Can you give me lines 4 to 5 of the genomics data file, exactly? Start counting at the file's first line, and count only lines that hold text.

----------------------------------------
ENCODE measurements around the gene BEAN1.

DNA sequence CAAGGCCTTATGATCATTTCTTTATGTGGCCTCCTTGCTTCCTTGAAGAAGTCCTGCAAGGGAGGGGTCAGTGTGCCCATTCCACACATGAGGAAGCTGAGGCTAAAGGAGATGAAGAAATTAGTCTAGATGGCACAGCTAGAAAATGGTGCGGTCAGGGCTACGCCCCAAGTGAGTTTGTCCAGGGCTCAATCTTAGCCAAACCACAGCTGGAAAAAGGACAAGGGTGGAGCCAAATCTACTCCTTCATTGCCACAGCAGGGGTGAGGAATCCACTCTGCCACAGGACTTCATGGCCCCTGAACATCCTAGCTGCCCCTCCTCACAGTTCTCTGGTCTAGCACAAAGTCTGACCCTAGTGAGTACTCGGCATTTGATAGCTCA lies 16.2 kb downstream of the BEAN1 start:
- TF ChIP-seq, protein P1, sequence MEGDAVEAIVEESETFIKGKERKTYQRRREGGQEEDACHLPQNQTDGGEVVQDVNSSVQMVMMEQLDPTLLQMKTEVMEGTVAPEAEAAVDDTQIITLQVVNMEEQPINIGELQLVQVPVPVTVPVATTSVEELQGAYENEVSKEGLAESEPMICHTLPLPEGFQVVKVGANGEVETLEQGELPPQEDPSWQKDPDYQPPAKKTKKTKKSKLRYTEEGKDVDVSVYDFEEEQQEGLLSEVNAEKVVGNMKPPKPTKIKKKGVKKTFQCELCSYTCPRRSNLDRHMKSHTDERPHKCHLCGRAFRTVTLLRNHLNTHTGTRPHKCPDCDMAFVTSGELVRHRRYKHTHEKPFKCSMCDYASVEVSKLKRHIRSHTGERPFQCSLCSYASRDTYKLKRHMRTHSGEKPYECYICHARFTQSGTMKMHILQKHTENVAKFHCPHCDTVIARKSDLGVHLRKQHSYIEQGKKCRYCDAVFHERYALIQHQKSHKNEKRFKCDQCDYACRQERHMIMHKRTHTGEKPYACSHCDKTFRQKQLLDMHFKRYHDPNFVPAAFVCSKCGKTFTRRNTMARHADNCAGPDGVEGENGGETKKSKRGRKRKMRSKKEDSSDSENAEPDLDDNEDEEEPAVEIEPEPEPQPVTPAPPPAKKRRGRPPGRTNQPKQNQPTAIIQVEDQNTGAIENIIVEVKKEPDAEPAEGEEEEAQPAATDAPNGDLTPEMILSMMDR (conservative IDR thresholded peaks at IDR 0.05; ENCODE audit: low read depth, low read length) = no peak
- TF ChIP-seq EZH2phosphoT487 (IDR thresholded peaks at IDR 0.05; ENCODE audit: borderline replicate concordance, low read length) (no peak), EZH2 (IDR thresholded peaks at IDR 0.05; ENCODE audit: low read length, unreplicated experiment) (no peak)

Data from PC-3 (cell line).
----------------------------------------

- TF ChIP-seq EZH2phosphoT487 (IDR thresholded peaks at IDR 0.05; ENCODE audit: borderline replicate concordance, low read length) (no peak), EZH2 (IDR thresholded peaks at IDR 0.05; ENCODE audit: low read length, unreplicated experiment) (no peak)

Data from PC-3 (cell line).